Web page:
Gold has climbed above the $1,400 per ounce mark for the first time since June, re-entering a bull market as disappointing US data and worries over Syria push investors into safe havens.
The price of the precious metal has risen more than 20% since its $1,180 intraday low on 28 June to trade at $1,417. A 20% rise or more in an asset price is the generally accepted definition of a bull market.
The precious metal's surge comes despite the Federal Reserve's suggestion it will go ahead with QE tapering as planned, as recent US data has come in below expectations.
Industrial production and new home sales last week and durable goods orders on Monday suggest the recovery in the US is moving more slowly than expected, which economists say could persuade the Fed to postpone tapering.
Nicholas Brooks, head of research and investment strategy at ETF Securities, said demand from physical gold buyers has increased, particularly in Asia, suggesting the price can continue appreciating.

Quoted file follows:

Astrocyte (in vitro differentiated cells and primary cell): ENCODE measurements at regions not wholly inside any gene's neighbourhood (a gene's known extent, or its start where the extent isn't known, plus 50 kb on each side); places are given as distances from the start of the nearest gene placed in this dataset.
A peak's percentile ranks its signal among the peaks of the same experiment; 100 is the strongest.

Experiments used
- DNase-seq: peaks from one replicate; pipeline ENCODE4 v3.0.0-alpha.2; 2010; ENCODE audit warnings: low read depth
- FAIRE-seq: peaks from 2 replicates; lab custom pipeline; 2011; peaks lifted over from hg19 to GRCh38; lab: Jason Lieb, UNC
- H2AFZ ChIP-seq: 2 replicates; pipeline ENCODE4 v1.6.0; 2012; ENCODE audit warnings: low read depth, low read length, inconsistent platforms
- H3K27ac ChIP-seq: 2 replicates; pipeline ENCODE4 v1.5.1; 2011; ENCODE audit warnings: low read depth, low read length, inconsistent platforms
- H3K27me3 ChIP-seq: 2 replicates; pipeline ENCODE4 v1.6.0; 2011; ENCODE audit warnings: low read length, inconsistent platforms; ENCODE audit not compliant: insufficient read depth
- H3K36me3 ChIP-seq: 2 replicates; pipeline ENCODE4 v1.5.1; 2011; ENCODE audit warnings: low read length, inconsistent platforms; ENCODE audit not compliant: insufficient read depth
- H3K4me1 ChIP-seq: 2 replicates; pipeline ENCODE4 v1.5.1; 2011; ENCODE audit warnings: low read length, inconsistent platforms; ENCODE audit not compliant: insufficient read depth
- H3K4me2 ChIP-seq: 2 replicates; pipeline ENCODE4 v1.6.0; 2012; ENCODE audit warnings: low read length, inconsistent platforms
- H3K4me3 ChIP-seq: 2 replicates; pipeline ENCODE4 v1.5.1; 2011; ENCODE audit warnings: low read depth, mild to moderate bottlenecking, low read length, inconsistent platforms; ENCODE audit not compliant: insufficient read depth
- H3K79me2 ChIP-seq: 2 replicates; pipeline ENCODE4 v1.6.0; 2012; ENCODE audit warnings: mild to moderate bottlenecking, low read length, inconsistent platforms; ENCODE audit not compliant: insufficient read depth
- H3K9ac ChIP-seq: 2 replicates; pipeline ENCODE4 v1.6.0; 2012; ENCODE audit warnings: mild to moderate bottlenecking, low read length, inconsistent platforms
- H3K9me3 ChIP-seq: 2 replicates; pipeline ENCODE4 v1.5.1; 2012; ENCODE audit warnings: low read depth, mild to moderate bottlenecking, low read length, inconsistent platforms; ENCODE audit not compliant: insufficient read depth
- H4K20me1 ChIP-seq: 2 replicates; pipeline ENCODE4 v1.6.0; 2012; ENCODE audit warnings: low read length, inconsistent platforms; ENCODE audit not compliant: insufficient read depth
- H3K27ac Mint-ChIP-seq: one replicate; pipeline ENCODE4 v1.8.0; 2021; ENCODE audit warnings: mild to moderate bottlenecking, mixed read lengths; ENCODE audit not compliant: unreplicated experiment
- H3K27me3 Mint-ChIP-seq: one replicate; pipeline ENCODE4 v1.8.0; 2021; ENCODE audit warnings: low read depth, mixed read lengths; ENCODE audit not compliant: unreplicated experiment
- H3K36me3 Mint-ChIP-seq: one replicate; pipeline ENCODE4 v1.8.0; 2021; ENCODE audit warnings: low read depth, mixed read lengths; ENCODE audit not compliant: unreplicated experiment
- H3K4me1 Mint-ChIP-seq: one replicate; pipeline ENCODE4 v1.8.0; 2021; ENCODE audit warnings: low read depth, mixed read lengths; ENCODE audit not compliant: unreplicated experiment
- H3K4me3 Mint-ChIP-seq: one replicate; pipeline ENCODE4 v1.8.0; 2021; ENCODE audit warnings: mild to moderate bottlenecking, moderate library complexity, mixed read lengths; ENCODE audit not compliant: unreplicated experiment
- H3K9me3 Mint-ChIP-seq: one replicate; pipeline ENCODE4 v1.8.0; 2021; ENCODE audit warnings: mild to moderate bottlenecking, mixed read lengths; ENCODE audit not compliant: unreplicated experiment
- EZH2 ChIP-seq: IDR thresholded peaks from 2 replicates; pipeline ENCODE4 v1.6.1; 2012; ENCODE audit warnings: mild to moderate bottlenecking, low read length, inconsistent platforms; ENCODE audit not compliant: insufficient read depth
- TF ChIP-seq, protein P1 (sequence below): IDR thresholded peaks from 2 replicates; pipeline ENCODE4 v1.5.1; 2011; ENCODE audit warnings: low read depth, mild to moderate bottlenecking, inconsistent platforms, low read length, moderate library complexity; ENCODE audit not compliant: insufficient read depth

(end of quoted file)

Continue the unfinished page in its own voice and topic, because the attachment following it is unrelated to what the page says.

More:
"This demand surge, combined with subdued recycling and diminished mining productivity, should provide a solid foundation for continued price appreciation," he said.
According to reports, India is considering asking gold traders to provide proof of payment for their jewellery exports, which could further tighten gold supplies in the world's top bullion buyer and push the price higher.
Despite the recent spike in the spot price, gold still remains far off last year's highs, when it was trading near the $1,800 mark.
Meanwhile, the dollar, which tends to trade inversely from gold, has fallen against the euro and the Japanese yen, as investors seek safety amid fears of US military action in Syria. It is currently trading at 97.5 yen to the dollar.
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